As I’ve worked with several organizations over the years, I’ve noticed a wide range of concepts of what IT architecture is. More than once when I’ve asked for an architecture, I’ve been provided a simple block diagram that represented an application or data flow. Other times, somebody will give me a network connection diagram and call that their architecture. Actually, their answer isn’t wrong, it’s only incomplete.
An IT architecture is actually a collection of diagrams and documents which combine to describe the current state of your environment at a starting point. They add in any description of the evolution of your technology which will strategically lead you to your business goals. They also serve to mark a historical record of the evolution you have already made and the decisions which were made to get there. The latter is extremely important as future choices can use past research to guide the decisions where you may save the effort of re-investigating options that were already proven unfeasible. Or, they may also be used to re-evaluate whether a desired path may now be feasible based on technological improvements.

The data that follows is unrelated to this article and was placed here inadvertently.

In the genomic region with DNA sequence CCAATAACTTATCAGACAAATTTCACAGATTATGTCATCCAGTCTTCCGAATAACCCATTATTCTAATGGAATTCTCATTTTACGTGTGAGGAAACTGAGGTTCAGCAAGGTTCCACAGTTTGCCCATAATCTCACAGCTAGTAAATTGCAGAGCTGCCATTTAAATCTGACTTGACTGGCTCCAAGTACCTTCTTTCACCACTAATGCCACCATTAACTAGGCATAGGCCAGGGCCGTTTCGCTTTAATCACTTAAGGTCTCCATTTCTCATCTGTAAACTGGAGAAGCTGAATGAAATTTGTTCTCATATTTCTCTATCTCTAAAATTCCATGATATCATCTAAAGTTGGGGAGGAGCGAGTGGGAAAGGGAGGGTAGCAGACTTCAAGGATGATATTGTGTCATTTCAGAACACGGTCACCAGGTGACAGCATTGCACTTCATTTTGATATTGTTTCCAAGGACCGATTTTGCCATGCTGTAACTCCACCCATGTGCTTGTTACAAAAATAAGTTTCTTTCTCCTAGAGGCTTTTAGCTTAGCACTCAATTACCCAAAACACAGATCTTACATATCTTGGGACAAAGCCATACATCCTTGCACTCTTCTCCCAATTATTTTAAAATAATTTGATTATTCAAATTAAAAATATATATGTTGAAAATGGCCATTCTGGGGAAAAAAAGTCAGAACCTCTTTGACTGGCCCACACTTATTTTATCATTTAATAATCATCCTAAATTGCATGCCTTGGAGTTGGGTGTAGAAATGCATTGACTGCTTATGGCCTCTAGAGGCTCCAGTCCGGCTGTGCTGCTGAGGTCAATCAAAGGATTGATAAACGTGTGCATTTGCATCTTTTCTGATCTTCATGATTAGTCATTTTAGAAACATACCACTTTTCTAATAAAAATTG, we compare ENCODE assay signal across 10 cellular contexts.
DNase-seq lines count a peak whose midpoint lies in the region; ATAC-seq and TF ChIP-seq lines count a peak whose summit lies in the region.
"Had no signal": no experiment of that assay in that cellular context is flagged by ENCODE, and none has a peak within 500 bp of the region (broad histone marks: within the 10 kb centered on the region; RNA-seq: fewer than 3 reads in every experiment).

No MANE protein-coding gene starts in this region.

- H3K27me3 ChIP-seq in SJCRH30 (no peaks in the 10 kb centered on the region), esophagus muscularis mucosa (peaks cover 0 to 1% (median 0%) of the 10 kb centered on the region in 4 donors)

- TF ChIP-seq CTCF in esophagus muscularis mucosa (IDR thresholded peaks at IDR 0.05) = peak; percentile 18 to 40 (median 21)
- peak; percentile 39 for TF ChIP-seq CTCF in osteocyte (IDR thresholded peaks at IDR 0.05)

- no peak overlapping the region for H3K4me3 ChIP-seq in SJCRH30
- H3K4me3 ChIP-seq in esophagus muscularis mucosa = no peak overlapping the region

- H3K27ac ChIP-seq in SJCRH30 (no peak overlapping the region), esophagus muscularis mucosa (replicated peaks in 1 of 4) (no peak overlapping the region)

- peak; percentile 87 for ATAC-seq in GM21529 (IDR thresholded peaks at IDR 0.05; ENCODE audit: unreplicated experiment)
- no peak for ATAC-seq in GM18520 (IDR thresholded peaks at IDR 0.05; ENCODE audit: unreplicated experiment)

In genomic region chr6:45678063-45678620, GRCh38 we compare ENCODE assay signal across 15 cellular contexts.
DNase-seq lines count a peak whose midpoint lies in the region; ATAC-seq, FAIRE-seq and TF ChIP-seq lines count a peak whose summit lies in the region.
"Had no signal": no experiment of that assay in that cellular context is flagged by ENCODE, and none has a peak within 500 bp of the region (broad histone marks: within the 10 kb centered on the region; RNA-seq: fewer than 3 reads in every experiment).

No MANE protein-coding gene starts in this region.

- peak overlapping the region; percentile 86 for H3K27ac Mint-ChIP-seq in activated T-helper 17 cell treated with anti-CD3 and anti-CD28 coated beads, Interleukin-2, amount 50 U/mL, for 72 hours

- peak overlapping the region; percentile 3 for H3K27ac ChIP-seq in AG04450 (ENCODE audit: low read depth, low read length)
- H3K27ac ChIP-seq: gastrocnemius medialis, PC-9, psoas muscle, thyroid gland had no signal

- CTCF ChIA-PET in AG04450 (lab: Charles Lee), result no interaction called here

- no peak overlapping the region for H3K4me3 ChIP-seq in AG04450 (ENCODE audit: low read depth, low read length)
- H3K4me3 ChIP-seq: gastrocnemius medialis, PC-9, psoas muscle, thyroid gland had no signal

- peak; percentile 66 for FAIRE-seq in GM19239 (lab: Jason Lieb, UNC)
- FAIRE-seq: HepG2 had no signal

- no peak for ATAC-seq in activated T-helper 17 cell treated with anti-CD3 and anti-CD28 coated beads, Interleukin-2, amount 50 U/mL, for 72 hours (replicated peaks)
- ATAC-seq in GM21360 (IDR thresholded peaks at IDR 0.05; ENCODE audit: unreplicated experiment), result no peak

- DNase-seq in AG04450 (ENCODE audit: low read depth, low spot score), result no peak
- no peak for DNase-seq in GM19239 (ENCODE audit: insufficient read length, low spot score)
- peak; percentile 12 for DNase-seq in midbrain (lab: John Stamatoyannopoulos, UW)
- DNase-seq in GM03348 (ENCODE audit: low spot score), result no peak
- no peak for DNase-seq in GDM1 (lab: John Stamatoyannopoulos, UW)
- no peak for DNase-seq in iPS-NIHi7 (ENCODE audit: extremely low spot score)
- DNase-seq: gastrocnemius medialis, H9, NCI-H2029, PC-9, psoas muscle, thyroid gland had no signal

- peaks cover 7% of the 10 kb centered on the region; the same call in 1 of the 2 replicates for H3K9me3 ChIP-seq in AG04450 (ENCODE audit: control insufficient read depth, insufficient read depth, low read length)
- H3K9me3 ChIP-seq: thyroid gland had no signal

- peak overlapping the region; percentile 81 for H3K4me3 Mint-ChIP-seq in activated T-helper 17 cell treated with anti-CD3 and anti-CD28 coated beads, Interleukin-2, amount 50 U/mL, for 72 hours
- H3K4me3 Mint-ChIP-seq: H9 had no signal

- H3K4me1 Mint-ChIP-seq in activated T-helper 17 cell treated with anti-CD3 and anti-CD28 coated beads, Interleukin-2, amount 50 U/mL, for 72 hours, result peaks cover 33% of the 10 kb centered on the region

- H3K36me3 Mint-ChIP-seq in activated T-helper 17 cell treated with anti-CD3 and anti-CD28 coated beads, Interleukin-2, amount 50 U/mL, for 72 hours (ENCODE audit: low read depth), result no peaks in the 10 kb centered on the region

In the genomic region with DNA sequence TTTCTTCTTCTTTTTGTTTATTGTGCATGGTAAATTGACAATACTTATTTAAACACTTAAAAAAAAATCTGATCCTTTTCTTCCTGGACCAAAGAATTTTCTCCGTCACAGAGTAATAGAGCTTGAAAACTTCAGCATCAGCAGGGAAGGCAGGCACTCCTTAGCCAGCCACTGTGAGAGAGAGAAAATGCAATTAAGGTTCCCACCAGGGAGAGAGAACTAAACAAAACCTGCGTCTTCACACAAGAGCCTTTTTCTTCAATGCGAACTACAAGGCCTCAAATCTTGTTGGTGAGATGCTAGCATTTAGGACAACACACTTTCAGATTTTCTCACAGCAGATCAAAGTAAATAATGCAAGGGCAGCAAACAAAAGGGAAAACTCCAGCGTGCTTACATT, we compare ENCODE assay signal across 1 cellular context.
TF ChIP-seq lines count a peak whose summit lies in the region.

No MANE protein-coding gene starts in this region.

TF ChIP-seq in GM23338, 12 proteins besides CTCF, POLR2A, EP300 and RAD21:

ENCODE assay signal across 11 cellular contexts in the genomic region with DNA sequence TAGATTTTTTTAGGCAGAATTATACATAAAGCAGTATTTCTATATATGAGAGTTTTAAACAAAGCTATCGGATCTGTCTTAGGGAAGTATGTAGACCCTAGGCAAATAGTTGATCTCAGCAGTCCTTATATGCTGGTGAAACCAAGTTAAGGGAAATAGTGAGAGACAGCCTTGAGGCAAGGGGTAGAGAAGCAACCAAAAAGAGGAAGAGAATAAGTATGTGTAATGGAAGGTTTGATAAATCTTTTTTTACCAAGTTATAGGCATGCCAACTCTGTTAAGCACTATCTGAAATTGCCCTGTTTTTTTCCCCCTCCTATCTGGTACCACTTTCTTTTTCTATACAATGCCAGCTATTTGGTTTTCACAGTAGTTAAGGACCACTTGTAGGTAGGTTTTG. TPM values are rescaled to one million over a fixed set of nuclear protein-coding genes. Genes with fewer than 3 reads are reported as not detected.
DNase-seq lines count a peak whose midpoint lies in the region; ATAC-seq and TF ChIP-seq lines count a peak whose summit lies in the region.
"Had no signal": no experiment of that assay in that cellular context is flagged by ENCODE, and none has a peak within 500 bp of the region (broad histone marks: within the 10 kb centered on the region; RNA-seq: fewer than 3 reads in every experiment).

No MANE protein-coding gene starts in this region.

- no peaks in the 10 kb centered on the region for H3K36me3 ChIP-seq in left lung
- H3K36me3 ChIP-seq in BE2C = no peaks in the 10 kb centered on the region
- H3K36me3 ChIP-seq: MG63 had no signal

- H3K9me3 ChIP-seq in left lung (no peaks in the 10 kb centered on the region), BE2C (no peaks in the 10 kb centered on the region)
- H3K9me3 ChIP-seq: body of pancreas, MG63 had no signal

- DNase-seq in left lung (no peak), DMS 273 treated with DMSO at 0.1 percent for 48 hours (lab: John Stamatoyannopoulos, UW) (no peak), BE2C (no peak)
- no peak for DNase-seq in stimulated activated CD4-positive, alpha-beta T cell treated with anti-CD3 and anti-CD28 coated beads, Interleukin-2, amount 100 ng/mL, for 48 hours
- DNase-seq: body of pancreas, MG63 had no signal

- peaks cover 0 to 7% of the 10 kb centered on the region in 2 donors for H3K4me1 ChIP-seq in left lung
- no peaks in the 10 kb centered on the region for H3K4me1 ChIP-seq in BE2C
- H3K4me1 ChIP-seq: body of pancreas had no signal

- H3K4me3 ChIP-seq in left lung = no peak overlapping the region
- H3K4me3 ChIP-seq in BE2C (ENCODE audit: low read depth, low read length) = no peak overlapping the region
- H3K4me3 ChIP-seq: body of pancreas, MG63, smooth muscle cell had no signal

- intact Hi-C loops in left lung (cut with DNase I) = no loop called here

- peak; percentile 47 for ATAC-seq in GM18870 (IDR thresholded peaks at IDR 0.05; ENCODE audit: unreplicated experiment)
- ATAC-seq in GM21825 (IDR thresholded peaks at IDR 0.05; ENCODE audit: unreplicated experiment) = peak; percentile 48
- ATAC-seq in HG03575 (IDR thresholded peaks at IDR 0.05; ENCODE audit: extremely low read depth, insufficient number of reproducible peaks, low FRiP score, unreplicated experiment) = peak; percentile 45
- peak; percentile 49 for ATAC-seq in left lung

As you read this, you might be wondering why I’ve gone to such an elementary definition. Simple… in the coming weeks, I plan to dive deeper into the role of architecture in a world that is moving more towards agile, devops, continuous improvement and customer requirements driven. To best describe the role, we first must set a common definition of the component we are talking about. There are many who debate that IT architecture does not fit in the new paradigm, or that it might be in clear contrast with an agile environment. We’ll be looking deeper into that philosophy and I will demonstrate how they may actually support each other in a rapid-changing environment.